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Kirti Patel sharing her project- DesignDuo

I was particularly motivated to attend to see DesignDuo, a DIY toolkit designed to get dads and daughters to build things together to drive engagement and interest in STEM, which was created by a friend of mine. You can read about all 12 of the projects in this nice overview piece from EdSurge. It was also great (for both the LDT Program and the Stanford School of Education) to see this press coverage (~2min video) from ABC Local News. I hope all these teams will continue this work in some way and am curious if any will launch this as a real product.

Plugging Edtech into Schools

TeacherSquare partnered with Silicon Valley Education Foundation (SVEF) to bring November’s SF Edtech meetup to the San Jose. True to form, it was a fabulous gathering of teachers, technologists, education enthusiasts and supporters. I was particularly excited to support this event, not only because I’m a South Bay resident and am so pleased to see this meetup expanding to other regions of the Bay Area, but more so because I’m passionate about expanding the conversation in the edtech space beyond tools and entrepreneurs, to really focus on teachers and school leaders, who are at the heart of education change.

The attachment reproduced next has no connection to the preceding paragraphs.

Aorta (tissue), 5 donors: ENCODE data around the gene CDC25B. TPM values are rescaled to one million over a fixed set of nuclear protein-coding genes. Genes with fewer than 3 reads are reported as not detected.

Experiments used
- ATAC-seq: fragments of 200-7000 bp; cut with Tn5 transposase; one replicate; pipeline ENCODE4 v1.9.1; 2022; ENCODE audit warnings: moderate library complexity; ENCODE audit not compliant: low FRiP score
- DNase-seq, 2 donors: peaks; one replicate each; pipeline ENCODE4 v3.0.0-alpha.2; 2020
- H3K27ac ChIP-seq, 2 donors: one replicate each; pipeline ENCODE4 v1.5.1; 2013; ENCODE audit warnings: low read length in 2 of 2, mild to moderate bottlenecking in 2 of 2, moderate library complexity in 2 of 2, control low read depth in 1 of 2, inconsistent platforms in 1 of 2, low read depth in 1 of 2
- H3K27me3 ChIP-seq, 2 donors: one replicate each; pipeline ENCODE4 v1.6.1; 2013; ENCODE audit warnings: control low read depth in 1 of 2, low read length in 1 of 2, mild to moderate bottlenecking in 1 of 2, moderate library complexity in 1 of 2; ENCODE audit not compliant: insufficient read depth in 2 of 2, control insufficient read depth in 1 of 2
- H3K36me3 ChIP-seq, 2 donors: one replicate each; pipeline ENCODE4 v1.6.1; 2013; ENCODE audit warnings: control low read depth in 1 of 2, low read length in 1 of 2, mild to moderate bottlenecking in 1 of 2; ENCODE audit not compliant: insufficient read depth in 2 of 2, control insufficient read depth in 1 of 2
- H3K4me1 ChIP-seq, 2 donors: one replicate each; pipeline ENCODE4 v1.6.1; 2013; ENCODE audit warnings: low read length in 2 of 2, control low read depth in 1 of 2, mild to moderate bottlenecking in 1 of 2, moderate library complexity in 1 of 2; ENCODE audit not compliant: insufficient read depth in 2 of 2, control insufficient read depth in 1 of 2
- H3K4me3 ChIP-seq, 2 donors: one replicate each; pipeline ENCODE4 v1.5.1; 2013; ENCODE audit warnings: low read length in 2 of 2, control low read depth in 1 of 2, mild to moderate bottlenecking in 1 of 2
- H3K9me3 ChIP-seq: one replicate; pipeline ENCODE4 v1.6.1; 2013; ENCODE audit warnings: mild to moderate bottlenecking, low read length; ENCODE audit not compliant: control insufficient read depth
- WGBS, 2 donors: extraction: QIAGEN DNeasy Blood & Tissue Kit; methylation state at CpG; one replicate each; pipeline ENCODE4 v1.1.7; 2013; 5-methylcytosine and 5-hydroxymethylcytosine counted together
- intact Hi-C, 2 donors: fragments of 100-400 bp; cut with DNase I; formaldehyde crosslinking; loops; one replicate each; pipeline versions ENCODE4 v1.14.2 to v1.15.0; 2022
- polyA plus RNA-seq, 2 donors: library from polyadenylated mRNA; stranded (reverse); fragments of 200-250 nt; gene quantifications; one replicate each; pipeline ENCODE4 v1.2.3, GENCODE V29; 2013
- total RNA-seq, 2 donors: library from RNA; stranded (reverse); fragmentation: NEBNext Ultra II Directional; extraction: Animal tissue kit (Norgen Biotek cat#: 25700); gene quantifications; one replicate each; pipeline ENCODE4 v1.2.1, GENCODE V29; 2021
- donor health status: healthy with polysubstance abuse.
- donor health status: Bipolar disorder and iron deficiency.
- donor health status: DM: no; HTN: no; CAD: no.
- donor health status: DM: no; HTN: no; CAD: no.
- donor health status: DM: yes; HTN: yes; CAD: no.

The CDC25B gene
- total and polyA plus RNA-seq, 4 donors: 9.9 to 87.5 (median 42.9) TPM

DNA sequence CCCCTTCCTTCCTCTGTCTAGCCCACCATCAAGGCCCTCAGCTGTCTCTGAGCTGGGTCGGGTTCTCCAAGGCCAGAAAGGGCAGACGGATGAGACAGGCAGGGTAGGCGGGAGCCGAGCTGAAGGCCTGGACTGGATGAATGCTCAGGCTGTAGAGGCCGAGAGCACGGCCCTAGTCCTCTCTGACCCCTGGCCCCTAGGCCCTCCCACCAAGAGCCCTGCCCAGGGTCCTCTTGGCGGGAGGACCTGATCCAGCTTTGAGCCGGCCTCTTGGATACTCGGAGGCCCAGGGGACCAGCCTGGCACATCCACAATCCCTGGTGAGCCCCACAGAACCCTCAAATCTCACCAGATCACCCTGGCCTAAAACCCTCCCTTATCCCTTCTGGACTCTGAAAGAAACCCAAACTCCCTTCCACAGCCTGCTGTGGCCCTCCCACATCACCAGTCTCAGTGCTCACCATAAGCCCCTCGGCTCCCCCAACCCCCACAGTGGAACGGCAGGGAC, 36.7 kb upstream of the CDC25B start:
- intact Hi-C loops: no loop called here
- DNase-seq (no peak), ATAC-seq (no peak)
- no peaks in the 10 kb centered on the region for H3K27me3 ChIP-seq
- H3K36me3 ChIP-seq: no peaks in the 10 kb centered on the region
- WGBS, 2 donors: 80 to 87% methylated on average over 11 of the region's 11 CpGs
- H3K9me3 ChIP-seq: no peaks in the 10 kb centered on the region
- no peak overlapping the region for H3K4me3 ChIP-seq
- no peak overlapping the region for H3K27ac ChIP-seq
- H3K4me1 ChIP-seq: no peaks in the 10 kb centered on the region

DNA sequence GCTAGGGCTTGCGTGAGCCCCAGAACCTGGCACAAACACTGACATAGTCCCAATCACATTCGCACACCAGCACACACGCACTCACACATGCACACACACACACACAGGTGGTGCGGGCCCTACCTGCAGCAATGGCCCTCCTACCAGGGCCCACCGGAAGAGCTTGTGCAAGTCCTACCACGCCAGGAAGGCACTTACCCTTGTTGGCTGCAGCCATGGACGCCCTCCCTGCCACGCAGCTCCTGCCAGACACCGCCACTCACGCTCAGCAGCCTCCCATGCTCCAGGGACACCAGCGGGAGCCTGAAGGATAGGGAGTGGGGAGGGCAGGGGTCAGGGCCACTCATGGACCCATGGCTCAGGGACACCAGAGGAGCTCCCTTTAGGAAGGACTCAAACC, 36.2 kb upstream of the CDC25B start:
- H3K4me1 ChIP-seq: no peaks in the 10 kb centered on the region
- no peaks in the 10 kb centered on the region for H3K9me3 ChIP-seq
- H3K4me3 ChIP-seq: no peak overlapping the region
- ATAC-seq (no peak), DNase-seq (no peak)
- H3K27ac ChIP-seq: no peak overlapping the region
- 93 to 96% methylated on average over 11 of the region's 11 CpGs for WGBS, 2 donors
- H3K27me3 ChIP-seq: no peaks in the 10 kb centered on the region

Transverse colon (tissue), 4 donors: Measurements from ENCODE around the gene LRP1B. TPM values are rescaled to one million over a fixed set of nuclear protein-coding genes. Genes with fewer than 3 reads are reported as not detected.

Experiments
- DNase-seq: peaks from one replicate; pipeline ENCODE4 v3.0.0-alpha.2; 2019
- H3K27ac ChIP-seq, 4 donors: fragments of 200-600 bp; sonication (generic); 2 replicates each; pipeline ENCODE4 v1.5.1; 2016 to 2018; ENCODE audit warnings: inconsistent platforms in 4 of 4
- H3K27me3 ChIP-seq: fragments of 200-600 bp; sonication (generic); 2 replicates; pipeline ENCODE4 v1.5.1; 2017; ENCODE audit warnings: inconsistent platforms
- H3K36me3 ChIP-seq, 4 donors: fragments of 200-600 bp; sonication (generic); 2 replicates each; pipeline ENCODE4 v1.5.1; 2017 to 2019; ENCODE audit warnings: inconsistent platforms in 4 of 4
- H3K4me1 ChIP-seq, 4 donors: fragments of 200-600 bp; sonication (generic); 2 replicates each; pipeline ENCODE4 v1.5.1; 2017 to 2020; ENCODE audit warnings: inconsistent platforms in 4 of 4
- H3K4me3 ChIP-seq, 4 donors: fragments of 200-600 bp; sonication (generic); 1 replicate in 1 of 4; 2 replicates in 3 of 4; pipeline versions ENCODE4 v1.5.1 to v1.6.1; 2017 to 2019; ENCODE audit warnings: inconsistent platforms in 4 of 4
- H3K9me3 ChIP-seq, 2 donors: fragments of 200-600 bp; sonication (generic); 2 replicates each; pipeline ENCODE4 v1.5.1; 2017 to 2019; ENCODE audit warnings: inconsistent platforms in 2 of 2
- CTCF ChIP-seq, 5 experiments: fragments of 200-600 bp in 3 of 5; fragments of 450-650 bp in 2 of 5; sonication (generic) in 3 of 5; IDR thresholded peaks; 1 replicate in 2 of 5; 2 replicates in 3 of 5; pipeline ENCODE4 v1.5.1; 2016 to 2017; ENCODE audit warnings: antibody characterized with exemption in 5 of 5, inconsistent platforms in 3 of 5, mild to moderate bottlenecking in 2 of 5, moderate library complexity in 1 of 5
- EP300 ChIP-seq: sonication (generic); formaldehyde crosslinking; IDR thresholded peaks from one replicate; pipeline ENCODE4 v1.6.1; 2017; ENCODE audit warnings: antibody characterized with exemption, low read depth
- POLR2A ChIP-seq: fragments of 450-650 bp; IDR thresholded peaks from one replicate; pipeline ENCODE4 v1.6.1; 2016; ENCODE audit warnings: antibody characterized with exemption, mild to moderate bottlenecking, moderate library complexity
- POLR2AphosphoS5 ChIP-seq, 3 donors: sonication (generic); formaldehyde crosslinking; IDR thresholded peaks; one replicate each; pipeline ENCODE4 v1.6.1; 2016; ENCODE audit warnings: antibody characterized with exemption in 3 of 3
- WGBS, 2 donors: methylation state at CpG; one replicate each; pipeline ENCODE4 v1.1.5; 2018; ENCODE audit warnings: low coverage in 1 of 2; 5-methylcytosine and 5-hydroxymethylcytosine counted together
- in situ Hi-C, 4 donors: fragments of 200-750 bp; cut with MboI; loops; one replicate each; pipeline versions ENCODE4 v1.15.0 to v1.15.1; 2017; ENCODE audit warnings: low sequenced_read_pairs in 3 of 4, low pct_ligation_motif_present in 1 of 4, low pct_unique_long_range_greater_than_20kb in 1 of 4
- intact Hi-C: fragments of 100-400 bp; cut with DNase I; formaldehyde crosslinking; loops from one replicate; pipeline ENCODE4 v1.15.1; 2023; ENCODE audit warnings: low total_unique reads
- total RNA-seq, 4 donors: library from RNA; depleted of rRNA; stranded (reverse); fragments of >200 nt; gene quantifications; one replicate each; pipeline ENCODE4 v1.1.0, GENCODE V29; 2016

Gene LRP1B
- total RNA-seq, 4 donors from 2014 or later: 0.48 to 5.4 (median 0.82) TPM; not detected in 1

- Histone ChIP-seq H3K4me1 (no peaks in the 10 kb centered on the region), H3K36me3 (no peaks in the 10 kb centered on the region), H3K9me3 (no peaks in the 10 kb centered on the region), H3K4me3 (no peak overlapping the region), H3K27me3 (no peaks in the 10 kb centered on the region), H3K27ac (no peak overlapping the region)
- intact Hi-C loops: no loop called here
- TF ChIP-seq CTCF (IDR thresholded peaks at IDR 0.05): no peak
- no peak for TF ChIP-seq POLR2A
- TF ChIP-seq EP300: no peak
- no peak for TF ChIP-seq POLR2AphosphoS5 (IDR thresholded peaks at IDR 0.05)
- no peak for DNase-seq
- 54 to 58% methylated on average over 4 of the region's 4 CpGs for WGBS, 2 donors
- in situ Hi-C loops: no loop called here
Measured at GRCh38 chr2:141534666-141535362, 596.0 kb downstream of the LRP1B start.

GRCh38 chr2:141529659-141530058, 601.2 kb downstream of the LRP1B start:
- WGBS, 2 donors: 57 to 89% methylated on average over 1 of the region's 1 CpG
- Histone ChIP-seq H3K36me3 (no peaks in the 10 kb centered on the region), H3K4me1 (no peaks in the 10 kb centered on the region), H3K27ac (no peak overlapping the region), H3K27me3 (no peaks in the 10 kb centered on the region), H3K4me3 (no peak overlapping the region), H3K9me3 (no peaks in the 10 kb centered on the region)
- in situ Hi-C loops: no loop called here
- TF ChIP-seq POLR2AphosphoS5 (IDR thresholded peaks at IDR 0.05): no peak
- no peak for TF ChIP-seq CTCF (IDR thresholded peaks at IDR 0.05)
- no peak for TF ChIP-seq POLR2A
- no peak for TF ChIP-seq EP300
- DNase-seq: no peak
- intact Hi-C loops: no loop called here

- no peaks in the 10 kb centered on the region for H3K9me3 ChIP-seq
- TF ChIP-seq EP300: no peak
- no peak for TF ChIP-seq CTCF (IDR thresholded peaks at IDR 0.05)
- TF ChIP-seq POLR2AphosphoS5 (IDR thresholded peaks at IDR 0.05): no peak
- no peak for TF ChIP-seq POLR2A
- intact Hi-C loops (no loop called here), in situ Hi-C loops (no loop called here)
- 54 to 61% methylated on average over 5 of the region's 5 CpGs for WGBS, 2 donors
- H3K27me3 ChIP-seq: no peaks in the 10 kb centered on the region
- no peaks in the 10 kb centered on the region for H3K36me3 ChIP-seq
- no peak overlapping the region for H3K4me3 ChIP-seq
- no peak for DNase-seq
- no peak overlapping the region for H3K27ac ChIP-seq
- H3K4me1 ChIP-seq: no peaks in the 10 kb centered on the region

Muhammed Chaudhry, CEO of SVEF, moderated a really thoughtful conversation between our panelists of local school representatives to highlight the challenges at the core of making this edtech movement a real revolution. The panelists were:

  • Chin Song: Director of Technology at Milpitas Unified School District
  • Bruce Neff: Technology Curriculum Specialist at Oak Grove School District
  • Mariana Garcia: Science Teacher, AdVENTURE STEM Program at Herman Intermediate School (Oak Grove School District)
  • Randy Phelps: Director of Information Technology Services at East Side Union High School District

I storified some tweets for anyone who wants to see quick highlights and some of the questions that came from the audience.